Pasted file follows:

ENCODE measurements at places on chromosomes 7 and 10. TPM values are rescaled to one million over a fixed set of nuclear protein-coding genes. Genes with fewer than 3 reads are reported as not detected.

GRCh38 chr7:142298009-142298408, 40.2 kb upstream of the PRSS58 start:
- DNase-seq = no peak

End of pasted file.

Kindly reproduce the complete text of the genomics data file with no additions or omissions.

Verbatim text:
ENCODE measurements at places on chromosomes 7 and 10. TPM values are rescaled to one million over a fixed set of nuclear protein-coding genes. Genes with fewer than 3 reads are reported as not detected.

GRCh38 chr7:142298009-142298408, 40.2 kb upstream of the PRSS58 start:
- DNase-seq = no peak